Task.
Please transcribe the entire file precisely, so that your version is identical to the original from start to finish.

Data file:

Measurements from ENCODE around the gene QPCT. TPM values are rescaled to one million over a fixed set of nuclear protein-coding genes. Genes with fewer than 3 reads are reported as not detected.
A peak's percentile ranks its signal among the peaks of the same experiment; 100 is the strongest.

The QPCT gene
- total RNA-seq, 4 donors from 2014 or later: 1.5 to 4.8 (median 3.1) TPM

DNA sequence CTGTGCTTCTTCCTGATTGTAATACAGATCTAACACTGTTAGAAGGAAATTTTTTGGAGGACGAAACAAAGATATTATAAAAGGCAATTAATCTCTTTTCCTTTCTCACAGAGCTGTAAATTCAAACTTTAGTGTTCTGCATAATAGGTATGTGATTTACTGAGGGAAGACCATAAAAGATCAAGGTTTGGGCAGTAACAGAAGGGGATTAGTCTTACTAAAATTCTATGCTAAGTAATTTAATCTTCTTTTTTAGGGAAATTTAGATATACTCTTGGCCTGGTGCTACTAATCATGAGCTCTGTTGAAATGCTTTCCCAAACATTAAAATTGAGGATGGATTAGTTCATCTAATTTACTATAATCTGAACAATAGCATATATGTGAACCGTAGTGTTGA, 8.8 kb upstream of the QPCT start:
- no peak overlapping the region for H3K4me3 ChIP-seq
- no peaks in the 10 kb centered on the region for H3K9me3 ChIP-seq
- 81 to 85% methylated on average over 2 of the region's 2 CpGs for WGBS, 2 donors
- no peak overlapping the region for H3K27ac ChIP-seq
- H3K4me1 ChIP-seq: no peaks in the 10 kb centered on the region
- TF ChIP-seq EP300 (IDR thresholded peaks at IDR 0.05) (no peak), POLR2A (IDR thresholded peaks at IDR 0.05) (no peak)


Measurements from ENCODE around the gene QPCT. TPM values are rescaled to one million over a fixed set of nuclear protein-coding genes. Genes with fewer than 3 reads are reported as not detected.
A peak's percentile ranks its signal among the peaks of the same experiment; 100 is the strongest.

The QPCT gene
- total RNA-seq, 4 donors from 2014 or later: 1.5 to 4.8 (median 3.1) TPM

DNA sequence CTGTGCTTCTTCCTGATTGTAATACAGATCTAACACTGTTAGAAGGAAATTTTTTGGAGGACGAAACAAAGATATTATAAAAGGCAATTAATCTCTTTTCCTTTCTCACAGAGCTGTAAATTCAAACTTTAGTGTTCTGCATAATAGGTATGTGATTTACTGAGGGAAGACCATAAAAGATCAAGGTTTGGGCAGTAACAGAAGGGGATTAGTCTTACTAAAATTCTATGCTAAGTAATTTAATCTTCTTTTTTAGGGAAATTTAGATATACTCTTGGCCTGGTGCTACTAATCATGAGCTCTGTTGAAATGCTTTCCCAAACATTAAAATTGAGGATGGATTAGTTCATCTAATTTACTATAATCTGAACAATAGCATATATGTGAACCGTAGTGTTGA, 8.8 kb upstream of the QPCT start:
- no peak overlapping the region for H3K4me3 ChIP-seq
- no peaks in the 10 kb centered on the region for H3K9me3 ChIP-seq
- 81 to 85% methylated on average over 2 of the region's 2 CpGs for WGBS, 2 donors
- no peak overlapping the region for H3K27ac ChIP-seq
- H3K4me1 ChIP-seq: no peaks in the 10 kb centered on the region
- TF ChIP-seq EP300 (IDR thresholded peaks at IDR 0.05) (no peak), POLR2A (IDR thresholded peaks at IDR 0.05) (no peak)